Medical Equipment Preparers typically have very strong Realistic interests. Realistic occupations frequently involve work activities that include practical, hands-on problems and solutions. They often deal with plants, animals, and real-world materials like wood, tools, and machinery. Many of the occupations require working outside, and do not involve a lot of paperwork or working closely with others.
Also, Medical Equipment Preparers typically have very strong Conventional interests. Conventional occupations frequently involve following set procedures and routines. These occupations can include working with data and details more than with ideas. Usually there is a clear line of authority to follow.
People differ in their values, or what is most important to them for building job satisfaction and fulfillment.
Compared to most people, those working as a Medical Equipment Preparer tend to value Support, Relationships, and Working Conditions.
Most importantly, Medical Equipment Preparers strongly value Support. Occupations that satisfy this work value offer supportive management that stands behind employees.
Second, Medical Equipment Preparers strongly value Relationships. Occupations that satisfy this work value allow employees to provide service to others and work with co-workers in a friendly non-competitive environment.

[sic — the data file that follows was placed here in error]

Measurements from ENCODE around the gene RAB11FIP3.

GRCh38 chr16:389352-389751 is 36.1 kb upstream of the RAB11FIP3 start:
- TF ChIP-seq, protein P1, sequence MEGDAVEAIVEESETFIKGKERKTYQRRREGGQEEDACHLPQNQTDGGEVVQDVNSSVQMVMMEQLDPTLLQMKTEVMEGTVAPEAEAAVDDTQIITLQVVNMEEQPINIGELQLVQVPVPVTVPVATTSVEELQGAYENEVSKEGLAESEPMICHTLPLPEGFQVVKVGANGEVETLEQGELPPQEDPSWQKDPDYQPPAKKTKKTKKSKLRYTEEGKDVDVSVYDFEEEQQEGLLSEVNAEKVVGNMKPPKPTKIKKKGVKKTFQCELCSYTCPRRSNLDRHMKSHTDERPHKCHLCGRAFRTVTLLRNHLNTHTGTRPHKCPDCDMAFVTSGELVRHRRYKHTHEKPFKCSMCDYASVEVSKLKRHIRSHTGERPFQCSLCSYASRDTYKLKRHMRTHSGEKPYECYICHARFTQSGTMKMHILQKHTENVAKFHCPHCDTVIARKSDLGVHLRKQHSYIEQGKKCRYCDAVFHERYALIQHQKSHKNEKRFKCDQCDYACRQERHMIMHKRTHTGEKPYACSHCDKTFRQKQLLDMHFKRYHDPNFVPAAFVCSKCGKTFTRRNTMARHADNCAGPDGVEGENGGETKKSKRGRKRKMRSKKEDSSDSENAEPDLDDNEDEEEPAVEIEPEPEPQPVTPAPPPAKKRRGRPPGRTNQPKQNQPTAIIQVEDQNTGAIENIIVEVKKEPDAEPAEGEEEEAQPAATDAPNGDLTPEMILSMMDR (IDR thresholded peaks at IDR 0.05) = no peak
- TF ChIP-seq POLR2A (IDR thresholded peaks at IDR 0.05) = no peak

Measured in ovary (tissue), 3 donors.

Lastly, Medical Equipment Preparers somewhat value Working Conditions. Occupations that satisfy this work value offer job security and good working conditions.
Each occupation brings its own set of psychological demands, which describe the characteristics necessary to perform the job well.
In order to perform their job successfully, people who work as Medical Equipment Preparers must consistently demonstrate qualities such as attention to detail, dependability, and cooperation.
Below, you'll find a list of qualities typically required of Medical Equipment Preparers, ranked by importance:
Working as a Medical Equipment Preparer usually requires a high school diploma.
Medical Equipment Preparers need anywhere from a few months to one year of working with experienced employees. A recognized apprenticeship program may be associated with this occupation.